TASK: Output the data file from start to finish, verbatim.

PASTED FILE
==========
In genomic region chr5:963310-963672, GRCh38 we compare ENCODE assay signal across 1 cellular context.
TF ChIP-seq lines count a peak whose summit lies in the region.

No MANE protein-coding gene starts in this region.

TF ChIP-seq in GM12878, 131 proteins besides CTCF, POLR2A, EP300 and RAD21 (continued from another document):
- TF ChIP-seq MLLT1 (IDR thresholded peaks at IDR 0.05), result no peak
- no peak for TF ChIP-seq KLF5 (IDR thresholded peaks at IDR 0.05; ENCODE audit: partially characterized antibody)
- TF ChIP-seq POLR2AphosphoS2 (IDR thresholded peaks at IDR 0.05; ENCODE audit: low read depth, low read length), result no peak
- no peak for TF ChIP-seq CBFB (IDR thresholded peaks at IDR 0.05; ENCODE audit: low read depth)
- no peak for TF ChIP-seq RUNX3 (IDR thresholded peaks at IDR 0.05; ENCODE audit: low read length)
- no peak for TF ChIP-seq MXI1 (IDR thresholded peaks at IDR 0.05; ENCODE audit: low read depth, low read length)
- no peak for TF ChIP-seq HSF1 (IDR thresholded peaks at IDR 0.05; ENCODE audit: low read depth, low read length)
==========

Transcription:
In genomic region chr5:963310-963672, GRCh38 we compare ENCODE assay signal across 1 cellular context.
TF ChIP-seq lines count a peak whose summit lies in the region.

No MANE protein-coding gene starts in this region.

TF ChIP-seq in GM12878, 131 proteins besides CTCF, POLR2A, EP300 and RAD21 (continued from another document):
- TF ChIP-seq MLLT1 (IDR thresholded peaks at IDR 0.05), result no peak
- no peak for TF ChIP-seq KLF5 (IDR thresholded peaks at IDR 0.05; ENCODE audit: partially characterized antibody)
- TF ChIP-seq POLR2AphosphoS2 (IDR thresholded peaks at IDR 0.05; ENCODE audit: low read depth, low read length), result no peak
- no peak for TF ChIP-seq CBFB (IDR thresholded peaks at IDR 0.05; ENCODE audit: low read depth)
- no peak for TF ChIP-seq RUNX3 (IDR thresholded peaks at IDR 0.05; ENCODE audit: low read length)
- no peak for TF ChIP-seq MXI1 (IDR thresholded peaks at IDR 0.05; ENCODE audit: low read depth, low read length)
- no peak for TF ChIP-seq HSF1 (IDR thresholded peaks at IDR 0.05; ENCODE audit: low read depth, low read length)